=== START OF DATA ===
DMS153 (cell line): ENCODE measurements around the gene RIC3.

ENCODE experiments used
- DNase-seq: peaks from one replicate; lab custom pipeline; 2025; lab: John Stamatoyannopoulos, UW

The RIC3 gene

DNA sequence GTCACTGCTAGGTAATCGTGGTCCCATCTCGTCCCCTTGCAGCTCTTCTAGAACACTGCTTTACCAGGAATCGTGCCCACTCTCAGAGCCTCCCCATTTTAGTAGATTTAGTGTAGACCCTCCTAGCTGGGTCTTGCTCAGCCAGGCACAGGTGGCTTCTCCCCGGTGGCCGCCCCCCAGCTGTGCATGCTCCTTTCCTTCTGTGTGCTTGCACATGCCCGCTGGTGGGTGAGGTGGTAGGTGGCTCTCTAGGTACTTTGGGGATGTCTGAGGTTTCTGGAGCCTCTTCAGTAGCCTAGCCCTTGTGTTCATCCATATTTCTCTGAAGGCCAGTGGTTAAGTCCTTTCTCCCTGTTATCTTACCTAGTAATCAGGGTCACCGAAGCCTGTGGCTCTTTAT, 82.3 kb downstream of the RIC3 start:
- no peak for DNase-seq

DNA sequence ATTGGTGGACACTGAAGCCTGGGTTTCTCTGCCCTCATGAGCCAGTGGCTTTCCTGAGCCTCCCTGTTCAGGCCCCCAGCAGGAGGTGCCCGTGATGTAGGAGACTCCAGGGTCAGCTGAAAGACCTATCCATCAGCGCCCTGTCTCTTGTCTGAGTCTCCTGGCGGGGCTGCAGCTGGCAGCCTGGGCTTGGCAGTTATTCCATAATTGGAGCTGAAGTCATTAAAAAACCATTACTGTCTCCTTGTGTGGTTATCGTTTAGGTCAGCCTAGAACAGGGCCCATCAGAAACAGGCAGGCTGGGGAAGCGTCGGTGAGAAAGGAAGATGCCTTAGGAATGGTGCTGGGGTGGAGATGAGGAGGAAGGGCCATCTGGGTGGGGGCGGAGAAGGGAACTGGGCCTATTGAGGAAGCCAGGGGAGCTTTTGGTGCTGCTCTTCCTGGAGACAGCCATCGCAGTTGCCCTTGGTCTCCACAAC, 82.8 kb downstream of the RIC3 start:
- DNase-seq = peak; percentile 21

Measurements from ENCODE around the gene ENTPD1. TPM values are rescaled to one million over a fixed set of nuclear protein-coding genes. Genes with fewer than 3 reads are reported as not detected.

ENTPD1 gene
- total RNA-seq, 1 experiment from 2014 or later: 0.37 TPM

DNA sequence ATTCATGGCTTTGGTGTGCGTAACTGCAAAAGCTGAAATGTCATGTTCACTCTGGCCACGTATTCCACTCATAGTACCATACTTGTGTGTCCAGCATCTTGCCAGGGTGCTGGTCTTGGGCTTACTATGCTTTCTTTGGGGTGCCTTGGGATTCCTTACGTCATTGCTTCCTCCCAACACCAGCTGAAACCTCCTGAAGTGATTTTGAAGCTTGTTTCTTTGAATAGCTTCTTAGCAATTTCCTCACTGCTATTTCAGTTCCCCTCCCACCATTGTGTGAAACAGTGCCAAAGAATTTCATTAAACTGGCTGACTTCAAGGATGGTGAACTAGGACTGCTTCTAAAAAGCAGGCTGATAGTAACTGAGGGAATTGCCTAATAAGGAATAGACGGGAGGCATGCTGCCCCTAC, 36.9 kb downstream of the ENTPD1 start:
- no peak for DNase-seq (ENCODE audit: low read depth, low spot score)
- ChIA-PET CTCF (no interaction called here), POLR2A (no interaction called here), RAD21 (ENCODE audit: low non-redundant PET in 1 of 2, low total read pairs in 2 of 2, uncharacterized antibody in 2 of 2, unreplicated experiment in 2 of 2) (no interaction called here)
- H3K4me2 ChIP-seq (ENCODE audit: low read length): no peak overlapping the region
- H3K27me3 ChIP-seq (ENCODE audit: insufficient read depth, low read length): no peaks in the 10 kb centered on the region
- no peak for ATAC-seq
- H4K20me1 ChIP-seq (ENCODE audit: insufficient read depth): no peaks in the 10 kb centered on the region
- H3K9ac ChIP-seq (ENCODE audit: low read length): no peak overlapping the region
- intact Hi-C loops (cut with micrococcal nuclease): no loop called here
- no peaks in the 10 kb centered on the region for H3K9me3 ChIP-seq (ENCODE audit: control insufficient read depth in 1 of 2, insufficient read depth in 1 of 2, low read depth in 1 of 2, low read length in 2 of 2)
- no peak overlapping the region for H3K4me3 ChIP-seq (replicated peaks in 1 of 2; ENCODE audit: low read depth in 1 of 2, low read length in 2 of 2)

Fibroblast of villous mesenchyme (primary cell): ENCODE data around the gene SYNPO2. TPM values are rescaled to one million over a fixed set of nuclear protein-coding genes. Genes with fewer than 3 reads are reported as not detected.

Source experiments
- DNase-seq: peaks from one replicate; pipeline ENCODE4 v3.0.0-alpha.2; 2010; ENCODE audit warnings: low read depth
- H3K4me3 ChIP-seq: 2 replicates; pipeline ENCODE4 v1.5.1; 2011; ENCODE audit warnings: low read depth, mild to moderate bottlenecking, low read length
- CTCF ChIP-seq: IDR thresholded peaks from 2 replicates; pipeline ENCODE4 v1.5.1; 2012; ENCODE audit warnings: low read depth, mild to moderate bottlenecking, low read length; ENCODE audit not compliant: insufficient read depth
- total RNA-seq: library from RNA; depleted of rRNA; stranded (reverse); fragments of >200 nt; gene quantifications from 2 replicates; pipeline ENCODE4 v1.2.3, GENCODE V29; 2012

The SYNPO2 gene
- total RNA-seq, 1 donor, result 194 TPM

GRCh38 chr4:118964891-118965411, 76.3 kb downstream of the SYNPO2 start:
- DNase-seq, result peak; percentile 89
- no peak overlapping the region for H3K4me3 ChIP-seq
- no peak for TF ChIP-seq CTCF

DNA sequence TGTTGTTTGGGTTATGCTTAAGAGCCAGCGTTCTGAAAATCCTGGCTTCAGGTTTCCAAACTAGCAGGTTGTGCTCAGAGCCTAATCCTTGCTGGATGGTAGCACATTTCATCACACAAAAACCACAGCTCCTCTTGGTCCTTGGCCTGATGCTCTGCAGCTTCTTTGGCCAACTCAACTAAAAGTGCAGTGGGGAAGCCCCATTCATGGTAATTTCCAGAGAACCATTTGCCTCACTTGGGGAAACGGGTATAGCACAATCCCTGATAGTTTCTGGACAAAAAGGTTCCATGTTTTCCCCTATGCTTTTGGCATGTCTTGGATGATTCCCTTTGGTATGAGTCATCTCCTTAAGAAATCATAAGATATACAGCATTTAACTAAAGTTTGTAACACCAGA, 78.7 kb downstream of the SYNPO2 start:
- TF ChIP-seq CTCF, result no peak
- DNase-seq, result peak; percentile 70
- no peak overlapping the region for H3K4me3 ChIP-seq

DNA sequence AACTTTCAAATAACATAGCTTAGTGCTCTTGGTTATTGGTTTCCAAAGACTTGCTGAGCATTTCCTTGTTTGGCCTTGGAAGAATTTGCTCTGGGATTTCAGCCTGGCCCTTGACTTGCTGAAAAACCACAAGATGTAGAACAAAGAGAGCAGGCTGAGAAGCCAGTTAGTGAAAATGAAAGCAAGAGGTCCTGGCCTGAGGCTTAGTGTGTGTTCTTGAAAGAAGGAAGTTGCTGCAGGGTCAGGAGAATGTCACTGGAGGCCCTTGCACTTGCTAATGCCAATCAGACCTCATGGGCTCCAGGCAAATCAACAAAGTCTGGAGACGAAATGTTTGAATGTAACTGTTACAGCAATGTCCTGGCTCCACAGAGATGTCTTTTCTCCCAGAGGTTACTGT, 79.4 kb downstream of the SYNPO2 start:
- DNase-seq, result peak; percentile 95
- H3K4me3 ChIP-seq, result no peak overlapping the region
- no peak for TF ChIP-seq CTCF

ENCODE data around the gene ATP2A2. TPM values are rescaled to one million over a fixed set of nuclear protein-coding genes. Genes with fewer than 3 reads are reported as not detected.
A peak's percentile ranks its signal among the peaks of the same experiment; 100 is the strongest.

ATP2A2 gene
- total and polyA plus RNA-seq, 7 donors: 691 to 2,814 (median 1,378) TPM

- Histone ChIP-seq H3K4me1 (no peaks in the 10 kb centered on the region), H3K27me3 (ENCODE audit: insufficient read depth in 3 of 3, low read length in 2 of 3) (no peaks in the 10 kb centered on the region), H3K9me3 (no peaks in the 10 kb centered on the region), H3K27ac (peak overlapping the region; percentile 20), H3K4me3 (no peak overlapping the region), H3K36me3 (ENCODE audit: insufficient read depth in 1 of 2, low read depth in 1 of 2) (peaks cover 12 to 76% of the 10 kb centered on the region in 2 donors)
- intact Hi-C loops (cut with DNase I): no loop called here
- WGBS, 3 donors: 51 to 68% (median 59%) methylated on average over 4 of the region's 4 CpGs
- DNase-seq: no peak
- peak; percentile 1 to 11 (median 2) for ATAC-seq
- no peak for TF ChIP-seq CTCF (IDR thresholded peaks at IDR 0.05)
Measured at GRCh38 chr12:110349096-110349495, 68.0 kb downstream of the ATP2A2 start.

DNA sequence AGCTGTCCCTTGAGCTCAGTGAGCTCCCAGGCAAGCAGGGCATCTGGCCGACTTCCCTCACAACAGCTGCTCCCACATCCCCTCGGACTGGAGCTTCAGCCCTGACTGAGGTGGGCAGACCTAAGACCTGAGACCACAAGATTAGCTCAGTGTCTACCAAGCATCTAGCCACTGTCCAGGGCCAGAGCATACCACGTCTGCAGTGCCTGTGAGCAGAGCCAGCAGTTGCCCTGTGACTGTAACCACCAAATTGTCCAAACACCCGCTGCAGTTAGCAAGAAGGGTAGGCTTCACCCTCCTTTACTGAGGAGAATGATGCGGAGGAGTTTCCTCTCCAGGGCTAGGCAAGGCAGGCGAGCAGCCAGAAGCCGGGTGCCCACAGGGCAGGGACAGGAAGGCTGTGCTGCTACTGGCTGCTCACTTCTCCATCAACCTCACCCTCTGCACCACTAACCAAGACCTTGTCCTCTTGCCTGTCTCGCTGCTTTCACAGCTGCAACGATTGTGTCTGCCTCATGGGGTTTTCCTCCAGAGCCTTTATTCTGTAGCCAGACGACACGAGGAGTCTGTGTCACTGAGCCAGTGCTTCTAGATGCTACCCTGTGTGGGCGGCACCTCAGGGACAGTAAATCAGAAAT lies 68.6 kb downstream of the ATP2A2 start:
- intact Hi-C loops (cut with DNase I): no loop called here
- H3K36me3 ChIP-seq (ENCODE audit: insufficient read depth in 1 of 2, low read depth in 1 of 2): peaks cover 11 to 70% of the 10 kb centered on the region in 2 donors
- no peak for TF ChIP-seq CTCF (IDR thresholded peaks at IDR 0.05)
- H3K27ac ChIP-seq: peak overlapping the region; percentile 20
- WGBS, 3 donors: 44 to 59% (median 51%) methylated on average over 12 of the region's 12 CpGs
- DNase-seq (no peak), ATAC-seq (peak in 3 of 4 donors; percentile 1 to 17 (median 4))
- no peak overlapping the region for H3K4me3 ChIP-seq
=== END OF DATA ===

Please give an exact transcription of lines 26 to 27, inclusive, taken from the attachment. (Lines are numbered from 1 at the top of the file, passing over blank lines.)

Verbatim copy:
- H3K4me3 ChIP-seq: 2 replicates; pipeline ENCODE4 v1.5.1; 2011; ENCODE audit warnings: low read depth, mild to moderate bottlenecking, low read length
- CTCF ChIP-seq: IDR thresholded peaks from 2 replicates; pipeline ENCODE4 v1.5.1; 2012; ENCODE audit warnings: low read depth, mild to moderate bottlenecking, low read length; ENCODE audit not compliant: insufficient read depth